I made a custom error file for my application using LabVIEW 7.0 for SPARC. Usually this file resides in <Labview Dir>/user.lib. When I am running the LV environment, it always uses the custom error file without issue. When I compile my application into an executable using application builder, I included this errors file in my build project. When the executable is generated, a new user.lib directory is created in the same directory where the executable was installed. The error file is there and looks fine. Unfortunately when I run the executable, it cannot find the custom errors file.
Try putting a temporary indicator in yuor executable build to see the path to where your executable thinks your file is. Then you can see what is wrong in the path and begin debugging your issue.
The problem is that I am not sure where the executable is looking. When an error occurs, an error message pops up and says "there is no definition for this error". When I am using the regular LV environment, it always finds my custom errors file in <labview directory>/user.lib, and the error message contains my custom error message from the file. When I build the application, even though I let the application builder place the errors file, the application cannot find it or cannot use it for some reason.
I understand what you are saying. What you need to do is somehow debug the path when you executable is running. That is why I suggested you make a temporary path indicator on your top level VI. that way when it runs you can see the path it is trying to use. Then compare that path to the actual path and correct any descrepencies in your source code.
Is there a "errors path" constant that I can wire to an indicator? I am not sure how to get the path it is trying to use so I can wire it to the indicator.
From the LabVIEW Help:
If a VI that you want to distribute as part of a stand-alone application or shared library uses custom error codes in XML-based text files, you must distribute those files with the application or shared library so the error handling VIs can use them.
If you want to include custom error codes, add the error code files to the Always Included listbox on the Source Files page of the Application Properties dialog box or the Source Files page of the Shared Library Properties dialog box.
You also can include LabVIEW error codes. From the Advanced page of the Application Properties dialog box, place a checkmark in the Copy error code files checkbox to include LabVIEW error code files in the application. From the Advanced page of the Shared Library Properties dialog box, place a checkmark in the Copy error code files checkbox to include LabVIEW error code files in the shared library.
If you use the Application Builder to create an installer, you can place a checkmark in the Install custom error code files checkbox on the Advanced page of the Installer Properties dialog box to include LabVIEW error code files. The installer build includes all error code files from labview\project\errors and labview\user.lib\errors and installs them in the Shared\LabVIEW Run-Time\x.x\errors directory, where x.x is the version of LabVIEW.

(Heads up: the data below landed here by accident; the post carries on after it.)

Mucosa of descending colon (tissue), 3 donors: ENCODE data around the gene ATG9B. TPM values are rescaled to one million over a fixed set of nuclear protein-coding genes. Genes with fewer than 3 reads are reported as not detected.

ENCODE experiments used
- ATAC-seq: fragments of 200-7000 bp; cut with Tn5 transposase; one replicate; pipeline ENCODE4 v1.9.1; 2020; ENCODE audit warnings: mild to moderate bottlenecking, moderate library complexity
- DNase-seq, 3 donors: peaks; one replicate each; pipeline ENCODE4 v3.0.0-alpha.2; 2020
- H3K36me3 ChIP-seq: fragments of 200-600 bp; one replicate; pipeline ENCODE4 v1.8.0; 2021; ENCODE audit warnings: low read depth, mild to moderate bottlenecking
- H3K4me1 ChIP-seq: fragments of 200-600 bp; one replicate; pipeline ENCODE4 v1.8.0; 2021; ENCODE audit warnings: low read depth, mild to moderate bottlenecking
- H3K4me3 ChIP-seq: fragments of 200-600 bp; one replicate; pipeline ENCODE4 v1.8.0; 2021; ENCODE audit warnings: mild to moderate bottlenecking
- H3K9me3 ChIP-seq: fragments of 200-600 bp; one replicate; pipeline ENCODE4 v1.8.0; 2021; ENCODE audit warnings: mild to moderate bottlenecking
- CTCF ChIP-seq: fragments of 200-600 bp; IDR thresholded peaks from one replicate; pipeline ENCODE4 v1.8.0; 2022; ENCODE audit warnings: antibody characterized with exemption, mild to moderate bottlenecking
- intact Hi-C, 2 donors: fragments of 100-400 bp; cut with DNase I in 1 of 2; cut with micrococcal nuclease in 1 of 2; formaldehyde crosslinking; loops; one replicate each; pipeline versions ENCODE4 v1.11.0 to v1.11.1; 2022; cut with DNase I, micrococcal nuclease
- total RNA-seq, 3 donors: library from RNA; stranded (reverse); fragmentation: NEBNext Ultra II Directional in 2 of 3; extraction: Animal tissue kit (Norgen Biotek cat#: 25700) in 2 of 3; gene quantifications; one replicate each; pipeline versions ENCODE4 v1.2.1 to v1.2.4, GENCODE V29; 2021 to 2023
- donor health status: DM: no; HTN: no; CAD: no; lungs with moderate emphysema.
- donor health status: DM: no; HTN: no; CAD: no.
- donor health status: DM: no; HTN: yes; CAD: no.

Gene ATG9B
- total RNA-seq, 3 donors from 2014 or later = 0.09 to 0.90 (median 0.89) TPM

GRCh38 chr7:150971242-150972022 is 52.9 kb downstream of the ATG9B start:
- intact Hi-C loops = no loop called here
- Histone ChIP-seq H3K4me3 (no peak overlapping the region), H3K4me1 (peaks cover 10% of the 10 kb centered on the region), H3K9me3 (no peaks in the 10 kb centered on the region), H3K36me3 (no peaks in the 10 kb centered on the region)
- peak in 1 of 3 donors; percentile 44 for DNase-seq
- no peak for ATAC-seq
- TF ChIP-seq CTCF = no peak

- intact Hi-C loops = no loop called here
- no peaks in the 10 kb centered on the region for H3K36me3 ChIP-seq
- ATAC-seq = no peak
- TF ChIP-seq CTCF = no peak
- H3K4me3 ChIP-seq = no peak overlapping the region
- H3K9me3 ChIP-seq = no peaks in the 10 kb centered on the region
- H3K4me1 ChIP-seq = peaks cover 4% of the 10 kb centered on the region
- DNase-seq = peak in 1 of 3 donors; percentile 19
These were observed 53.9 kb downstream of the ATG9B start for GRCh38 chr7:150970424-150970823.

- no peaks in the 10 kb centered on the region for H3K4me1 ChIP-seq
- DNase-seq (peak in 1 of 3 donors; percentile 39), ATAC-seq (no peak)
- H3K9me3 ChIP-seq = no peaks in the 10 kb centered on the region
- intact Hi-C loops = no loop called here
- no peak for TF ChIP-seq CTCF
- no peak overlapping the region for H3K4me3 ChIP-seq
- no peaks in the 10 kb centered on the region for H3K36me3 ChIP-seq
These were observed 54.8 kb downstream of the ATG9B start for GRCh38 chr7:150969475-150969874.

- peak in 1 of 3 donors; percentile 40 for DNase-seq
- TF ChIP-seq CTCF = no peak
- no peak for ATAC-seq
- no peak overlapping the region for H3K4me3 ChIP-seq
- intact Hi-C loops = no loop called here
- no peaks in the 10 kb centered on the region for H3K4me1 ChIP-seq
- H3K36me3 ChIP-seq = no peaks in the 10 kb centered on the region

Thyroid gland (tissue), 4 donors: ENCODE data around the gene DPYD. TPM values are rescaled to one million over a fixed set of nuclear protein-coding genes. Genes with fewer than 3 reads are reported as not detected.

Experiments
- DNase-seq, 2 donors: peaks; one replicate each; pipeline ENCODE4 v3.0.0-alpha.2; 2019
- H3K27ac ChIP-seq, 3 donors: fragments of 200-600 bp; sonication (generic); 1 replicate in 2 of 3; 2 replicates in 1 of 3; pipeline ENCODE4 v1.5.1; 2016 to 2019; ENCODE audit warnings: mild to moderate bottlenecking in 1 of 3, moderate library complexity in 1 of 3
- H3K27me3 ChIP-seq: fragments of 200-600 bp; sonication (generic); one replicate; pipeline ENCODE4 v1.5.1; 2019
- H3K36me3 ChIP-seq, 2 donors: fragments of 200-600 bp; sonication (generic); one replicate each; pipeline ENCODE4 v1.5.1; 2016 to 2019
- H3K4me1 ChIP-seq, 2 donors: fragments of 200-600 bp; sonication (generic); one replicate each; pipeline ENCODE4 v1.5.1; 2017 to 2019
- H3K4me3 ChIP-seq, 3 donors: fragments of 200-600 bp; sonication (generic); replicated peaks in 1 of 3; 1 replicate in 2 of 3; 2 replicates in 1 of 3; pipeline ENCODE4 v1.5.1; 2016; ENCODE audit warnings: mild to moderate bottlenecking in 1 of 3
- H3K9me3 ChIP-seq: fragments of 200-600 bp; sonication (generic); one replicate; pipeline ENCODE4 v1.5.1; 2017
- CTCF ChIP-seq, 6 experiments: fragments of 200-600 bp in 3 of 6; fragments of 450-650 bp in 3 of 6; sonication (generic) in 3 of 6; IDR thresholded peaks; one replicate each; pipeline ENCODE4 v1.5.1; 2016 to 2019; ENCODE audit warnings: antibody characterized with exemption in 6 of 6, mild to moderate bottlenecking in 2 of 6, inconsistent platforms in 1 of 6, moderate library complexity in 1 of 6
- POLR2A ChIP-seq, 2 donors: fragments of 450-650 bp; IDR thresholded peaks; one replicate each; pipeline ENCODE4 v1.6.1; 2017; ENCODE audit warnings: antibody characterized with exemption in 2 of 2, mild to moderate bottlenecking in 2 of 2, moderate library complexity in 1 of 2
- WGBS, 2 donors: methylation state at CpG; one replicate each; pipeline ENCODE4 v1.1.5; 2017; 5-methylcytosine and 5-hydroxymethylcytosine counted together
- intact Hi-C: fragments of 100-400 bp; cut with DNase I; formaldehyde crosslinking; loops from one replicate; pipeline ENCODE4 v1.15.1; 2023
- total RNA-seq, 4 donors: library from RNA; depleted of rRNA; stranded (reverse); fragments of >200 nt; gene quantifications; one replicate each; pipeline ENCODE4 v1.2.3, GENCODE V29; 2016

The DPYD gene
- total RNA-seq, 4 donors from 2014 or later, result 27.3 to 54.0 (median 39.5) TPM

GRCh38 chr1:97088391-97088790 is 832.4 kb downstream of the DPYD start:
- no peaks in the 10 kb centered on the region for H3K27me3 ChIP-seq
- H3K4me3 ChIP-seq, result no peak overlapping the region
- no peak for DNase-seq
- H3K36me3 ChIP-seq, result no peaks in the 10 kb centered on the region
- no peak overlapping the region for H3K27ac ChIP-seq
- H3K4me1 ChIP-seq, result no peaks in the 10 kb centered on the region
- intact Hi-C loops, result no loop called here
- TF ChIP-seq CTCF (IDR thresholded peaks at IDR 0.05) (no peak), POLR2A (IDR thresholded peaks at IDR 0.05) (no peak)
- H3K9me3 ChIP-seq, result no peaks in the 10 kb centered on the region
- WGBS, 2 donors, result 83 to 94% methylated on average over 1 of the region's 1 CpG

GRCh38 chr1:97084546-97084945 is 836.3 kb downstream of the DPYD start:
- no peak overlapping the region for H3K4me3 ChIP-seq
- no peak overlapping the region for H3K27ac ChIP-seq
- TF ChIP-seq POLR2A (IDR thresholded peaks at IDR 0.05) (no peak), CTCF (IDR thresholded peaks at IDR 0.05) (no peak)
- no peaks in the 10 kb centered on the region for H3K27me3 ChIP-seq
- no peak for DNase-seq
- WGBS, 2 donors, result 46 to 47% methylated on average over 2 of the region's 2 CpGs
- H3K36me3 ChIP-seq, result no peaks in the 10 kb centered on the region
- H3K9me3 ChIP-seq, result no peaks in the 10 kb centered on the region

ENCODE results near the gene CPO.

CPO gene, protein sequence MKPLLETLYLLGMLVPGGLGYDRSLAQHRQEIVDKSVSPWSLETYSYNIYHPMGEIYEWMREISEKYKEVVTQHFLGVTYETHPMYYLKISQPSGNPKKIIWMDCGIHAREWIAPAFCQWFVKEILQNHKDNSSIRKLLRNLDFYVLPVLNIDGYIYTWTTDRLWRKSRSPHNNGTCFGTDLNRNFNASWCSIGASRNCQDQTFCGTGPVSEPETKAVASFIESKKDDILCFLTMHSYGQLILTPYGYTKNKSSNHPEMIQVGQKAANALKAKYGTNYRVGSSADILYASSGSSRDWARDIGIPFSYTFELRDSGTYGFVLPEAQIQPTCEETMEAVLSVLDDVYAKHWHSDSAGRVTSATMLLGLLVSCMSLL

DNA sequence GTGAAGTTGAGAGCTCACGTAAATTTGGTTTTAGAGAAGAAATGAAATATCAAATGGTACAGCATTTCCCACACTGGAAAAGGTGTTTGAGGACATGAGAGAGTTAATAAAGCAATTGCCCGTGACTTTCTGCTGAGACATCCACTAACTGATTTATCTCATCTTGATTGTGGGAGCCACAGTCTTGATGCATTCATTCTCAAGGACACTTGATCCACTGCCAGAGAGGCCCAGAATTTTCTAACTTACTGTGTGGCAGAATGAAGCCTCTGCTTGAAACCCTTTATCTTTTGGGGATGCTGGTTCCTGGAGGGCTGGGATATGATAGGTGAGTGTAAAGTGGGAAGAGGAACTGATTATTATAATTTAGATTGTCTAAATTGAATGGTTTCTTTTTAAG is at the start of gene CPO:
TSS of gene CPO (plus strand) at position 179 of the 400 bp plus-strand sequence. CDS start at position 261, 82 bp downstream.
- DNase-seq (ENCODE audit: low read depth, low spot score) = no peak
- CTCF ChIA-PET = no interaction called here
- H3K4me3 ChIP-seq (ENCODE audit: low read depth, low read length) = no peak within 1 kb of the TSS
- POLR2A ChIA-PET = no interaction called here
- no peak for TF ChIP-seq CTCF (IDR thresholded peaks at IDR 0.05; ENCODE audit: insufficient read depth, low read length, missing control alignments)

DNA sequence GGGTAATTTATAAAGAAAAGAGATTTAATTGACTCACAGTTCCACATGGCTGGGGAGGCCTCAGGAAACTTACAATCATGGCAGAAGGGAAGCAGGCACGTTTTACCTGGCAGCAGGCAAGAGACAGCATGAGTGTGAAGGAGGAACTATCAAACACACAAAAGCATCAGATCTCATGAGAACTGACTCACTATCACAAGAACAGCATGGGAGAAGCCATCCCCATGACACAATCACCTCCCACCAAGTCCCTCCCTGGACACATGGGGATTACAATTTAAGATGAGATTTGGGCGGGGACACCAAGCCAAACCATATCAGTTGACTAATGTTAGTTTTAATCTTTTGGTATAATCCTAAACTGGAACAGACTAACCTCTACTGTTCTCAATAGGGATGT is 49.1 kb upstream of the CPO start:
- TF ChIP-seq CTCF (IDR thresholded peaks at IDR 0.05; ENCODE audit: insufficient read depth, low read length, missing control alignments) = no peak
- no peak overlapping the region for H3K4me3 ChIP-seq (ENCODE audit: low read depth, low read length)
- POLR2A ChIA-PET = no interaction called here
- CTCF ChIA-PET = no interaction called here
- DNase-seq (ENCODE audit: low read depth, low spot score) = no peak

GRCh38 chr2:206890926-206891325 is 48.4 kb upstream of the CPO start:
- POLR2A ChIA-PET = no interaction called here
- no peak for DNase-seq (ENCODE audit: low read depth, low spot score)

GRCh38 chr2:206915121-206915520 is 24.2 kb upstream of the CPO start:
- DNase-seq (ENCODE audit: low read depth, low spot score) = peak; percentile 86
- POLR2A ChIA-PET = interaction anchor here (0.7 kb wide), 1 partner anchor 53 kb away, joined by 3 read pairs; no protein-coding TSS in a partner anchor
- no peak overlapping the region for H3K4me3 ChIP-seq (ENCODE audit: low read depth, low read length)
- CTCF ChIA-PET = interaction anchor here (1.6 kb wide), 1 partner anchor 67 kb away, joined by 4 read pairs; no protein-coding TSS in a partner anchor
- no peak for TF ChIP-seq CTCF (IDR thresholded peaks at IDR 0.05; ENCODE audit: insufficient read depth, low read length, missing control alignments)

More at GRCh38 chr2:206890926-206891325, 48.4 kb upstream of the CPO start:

|Note You must manually create an errors folder in the labview\user.lib directory to organize your error code files.|
Ohhhhh.... This is the automatic error handling in LabVIEW that produces some sort of XML error log. I didn't think that was available in executables? Does anyone know otherwise?
Taki and all,
I think he is using LabVIEW 7.0 that predated the use of Projects (*.lvproj) to create Executables. I have not had any problem with finding custom error files with LabVIEW 8.5 and above, but of course this uses the LVPROJ.
Are there any options in the Build utility you use for LabVIEW 7.0 that you are missing to include error code files?
For LV 7.0 the application builder lets you create your own "build file". There is no project manager for LV7.0. The build file lets me tweak a lot of settings. One of the settings is the option to include an errors file. This is an XML file where I define my own errors. For example error 5000 can be set to "hardware no response", error 5001 to "Invalid input data" etc. Then I use these errors in my code using the generate error by number vi. I have included the custom error file in my build file, and the custom error file is in fact generated in a folder that is a subfolder of the location of the executable. For example, my executable is located in /share/programs/program_A, and the errors file is copied to /share/programs/program_A/user.lib/errors/myerrors.xml. Unfortunately, when I run the executable and an error occurs, I see a message like "no error defintion found for error 5000".